Alstonefield is actually now a dead village, though it wasn’t entirely when I wrote the poem. This has taken place over quite a short time. When we first lived in the Peak District, in the 1970s, house prices were still very low and all sorts of people including young people of low income, were buying little stone houses in the fields, sometimes for under a thousand pounds. It produced a varied society: there were old country people, commuters, professionals like teachers and doctors, retired people, escapees, a real mix. In twenty years the situation has largely reversed. Some of the old crowd are still there, but mostly they found that they were sitting on such valuable real estate that they couldn’t afford not to sell. So they moved back to the city. And house prices just keep on going up, and that results of course in a drainage not only of sociality but of actual inhabitants, as property is only affordable by those who live somewhere else, unless they’ve come there to die. The last time I was in Alstonefield I was there at 5 o’clock in the afternoon. It should be a busy time in a village with people coming home from work, children home from school and playing out, a lot of movement in the place. But there wasn’t a soul to be seen. The pub was still closed and the shop and post office had become an art gallery. Tony Baker watched the same thing happen in a larger village he lived in in Derbyshire. Even that place, with a big school and other major institutions, didn’t prove viable. I think the school has gone, there’s only one shop left now, and so on. Just before he left he found he was living among actual millionaires, that’s the society it was becoming. This doesn’t really appear in the poem Alstonefield. As I said, I set such realities aside before starting the poem in order to get at the landscape itself.


TT: Right. You talk about urban despair in Alstonefield, but now you seem to be suggesting that things have definitively changed, that a mode of life has passed into cultural memory at best. Your line ‘Engels didn’t see the angels in the basement’ is interesting in that regard because you don’t say well, Engels got it wrong. But on the other hand, you don’t idealise the character and situation of the English factory workers. You find a middle position.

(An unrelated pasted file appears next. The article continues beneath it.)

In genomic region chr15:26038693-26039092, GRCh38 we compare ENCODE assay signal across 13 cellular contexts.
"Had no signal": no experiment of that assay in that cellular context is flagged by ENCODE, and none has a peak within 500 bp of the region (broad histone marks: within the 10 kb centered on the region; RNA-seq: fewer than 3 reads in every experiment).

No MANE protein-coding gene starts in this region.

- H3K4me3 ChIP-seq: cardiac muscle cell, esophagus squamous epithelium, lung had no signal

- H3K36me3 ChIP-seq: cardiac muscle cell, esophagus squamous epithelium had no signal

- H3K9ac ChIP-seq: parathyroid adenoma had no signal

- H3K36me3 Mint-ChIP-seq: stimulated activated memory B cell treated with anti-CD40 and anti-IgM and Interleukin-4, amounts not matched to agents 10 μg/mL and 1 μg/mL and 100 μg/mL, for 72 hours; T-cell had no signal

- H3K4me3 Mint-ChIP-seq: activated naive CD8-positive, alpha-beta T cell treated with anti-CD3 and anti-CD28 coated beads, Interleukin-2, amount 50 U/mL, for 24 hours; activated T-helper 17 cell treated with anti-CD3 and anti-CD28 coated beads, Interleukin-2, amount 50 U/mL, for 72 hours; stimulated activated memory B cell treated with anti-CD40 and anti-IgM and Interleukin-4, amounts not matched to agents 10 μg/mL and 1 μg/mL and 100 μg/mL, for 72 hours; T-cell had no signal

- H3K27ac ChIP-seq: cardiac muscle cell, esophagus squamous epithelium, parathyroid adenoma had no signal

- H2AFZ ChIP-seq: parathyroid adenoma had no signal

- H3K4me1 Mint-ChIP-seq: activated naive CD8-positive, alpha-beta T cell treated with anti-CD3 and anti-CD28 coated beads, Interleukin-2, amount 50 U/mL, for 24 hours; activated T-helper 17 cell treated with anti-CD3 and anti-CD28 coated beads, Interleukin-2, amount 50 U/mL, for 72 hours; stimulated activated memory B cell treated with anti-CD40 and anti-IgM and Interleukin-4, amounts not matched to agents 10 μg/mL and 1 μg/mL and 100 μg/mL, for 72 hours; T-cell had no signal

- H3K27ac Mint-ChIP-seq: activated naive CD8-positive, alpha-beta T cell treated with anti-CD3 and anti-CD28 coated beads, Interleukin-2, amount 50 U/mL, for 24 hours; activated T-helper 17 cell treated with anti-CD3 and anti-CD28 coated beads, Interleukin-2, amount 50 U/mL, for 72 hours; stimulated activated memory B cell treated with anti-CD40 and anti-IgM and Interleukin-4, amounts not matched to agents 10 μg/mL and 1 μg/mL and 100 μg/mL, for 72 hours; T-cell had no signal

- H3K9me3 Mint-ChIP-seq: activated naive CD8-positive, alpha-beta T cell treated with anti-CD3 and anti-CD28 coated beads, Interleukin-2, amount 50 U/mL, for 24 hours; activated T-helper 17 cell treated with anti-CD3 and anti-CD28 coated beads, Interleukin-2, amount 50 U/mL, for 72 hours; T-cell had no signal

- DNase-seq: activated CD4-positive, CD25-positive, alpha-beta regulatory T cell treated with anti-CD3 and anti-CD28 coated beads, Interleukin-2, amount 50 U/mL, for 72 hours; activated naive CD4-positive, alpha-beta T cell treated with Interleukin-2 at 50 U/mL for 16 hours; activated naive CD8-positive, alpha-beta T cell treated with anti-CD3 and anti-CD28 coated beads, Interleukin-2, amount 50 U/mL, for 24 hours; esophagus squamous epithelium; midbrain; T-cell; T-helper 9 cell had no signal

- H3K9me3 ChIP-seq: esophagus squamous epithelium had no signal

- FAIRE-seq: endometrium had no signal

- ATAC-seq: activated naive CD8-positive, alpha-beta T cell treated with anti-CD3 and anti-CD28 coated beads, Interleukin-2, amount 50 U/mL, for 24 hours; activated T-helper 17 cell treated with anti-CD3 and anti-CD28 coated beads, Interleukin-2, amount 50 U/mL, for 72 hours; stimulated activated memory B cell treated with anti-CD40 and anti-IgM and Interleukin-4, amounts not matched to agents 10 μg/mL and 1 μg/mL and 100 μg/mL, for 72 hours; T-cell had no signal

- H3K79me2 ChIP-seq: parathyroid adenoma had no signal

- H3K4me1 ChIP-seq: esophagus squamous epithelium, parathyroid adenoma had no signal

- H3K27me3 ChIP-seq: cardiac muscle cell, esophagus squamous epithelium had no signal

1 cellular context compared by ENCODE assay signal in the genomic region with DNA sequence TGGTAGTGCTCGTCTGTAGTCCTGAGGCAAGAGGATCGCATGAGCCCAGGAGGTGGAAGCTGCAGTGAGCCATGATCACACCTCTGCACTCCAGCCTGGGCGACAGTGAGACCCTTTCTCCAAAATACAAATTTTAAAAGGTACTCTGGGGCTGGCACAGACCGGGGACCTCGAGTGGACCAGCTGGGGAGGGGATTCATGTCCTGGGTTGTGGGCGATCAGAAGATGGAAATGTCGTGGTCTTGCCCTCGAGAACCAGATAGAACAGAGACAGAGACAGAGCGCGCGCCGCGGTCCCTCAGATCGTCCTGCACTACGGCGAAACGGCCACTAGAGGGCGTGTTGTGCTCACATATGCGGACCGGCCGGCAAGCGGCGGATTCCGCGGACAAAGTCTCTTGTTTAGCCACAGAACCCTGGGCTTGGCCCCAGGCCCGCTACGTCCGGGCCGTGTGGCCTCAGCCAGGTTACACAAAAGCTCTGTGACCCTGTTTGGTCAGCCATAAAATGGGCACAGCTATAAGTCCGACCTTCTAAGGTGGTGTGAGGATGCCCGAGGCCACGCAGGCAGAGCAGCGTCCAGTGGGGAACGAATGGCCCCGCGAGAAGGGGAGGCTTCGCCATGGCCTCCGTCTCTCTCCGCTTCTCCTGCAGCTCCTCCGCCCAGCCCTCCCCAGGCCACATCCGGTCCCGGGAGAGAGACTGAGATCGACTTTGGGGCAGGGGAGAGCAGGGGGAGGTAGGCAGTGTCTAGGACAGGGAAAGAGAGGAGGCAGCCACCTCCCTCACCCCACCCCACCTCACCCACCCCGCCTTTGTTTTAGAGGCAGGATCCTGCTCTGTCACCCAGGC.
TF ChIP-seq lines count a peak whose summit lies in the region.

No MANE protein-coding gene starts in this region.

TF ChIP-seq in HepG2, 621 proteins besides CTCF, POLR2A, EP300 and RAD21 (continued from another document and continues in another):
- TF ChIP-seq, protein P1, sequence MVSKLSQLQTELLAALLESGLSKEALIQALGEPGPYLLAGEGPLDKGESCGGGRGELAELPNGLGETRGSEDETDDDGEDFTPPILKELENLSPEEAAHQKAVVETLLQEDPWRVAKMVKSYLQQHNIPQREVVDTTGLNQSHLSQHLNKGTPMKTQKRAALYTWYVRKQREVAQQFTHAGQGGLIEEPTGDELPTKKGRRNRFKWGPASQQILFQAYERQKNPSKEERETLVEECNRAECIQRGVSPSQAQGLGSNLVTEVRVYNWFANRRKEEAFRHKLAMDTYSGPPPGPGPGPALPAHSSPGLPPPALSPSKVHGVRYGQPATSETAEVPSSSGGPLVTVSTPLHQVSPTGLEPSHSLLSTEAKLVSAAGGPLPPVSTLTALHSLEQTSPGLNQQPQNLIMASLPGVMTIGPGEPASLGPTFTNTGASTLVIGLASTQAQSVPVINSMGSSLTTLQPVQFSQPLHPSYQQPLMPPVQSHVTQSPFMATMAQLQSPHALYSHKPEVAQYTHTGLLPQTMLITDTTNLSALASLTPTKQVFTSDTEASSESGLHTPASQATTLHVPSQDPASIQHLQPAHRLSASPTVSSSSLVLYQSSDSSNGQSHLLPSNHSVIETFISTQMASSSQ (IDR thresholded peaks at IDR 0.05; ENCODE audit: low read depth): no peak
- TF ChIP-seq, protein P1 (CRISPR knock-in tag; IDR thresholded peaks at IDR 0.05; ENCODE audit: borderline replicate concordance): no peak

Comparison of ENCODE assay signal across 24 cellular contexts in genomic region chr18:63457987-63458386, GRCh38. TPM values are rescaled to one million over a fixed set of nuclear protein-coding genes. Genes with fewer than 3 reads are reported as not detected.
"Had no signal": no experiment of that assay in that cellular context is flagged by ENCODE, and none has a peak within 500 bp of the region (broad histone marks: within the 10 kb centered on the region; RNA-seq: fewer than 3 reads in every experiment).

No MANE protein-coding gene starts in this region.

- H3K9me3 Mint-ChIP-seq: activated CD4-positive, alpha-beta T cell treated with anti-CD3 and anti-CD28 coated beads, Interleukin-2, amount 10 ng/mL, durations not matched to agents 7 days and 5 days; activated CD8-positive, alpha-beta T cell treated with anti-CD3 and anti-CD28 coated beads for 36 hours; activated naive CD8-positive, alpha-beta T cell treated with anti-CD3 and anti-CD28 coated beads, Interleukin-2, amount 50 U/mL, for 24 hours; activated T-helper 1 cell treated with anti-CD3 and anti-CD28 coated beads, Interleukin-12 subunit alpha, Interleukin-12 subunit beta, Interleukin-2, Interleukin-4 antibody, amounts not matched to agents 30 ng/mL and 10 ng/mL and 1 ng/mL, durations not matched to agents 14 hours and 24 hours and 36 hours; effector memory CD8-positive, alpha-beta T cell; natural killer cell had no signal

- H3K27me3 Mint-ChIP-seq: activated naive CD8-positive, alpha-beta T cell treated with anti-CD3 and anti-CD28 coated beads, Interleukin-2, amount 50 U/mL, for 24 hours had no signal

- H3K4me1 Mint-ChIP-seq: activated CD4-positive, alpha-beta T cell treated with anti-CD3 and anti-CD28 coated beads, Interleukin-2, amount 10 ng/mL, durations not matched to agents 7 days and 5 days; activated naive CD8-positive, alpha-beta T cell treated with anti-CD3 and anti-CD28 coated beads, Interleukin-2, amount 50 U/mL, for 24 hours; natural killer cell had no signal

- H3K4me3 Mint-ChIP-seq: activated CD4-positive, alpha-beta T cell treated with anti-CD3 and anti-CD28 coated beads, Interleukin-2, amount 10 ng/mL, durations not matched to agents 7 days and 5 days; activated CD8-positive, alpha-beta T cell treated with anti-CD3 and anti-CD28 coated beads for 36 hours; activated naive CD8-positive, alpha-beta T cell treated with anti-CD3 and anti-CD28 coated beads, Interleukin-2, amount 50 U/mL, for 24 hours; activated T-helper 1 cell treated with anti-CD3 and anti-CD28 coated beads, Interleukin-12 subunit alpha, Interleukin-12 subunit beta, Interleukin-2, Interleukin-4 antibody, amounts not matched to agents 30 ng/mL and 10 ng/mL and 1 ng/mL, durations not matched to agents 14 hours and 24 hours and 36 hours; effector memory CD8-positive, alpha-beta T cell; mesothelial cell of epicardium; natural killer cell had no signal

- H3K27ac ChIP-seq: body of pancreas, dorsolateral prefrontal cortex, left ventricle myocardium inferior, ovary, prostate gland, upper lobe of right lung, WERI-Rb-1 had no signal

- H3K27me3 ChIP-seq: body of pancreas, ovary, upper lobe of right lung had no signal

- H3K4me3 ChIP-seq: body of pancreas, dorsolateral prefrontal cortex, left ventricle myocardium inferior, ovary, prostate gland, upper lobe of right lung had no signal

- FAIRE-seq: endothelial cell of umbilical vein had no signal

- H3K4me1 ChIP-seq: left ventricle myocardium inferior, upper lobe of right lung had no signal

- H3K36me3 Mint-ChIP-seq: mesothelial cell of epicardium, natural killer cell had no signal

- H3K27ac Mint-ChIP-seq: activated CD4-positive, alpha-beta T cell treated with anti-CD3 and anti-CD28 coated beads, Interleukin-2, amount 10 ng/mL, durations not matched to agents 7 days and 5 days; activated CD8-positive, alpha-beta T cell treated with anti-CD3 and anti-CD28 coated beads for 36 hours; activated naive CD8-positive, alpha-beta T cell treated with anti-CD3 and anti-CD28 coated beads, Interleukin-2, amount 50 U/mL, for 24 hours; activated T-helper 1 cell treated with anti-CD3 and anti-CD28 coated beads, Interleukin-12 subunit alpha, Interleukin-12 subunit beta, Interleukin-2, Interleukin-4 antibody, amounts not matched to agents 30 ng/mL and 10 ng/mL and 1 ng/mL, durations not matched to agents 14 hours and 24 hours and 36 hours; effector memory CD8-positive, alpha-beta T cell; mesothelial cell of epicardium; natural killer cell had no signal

PR: It’s also like saying Engels didn’t see himself, since that’s what his name means. He was in the grip of that anti-aesthetic dogma which says that only the worst case means anything. I respect him for revealing what he did but I think he was selective both sociologically and ideologically, especially as compared with someone like Mayhew. You do search for the positive gain, whether rural or urban. You find connectives that nurture the positive. If there’s nothing left which will do that but the solid geology, that’s where you go.


The going is the main point of it. At the end of The Glacial Stairway we reach the nadir of the city, city reduced to an office and shop. You can read a lot of comment or opinion into that, but it’s important too that this theatre comes at the end of a long and demanding journey on foot. Again it figures the formal point of exhaustion and the, er, confrontational laterality or something like that, that demands slowness and earthly space for realisation.


TT: Yes, but also what that indicates to me is that the space is itself unsettled and unsettling. My book project has three key terms: urbanizing pastoral, locative hybridity, and urban materialism. The second term designates the fact that all locations are themselves hybrid formations, not stable, defined places. What you’re articulating with this traversal is a locative project. At no point do you say, ‘I’ve arrived.’ That’s important, because if you had, then that would cast a whole different ideological light on the work.


My thought is that locative hybridity has four aspects: biological, machinic, migrational, and temporal. As with the vegetation that gets stripped off of the mountainside, there’s a real intervention into biological and ecological processes. The machines used to do it are part of the cultural habitus. It’s a machinic assemblage that services a leisure industry that ramifies outward in all sorts of directions. Migrational in the sense that people move through spaces and that movement defines those spaces. Andorra’s home to whom? It was an odd French-Spanish principality through which French, Basque, Spanish, Moorish, WWII refugees, all passed, leaving their traces behind. The temporal dimension of hybridity is composed of such traces in the landscape. Place is always hybrid; it’s always unfinished.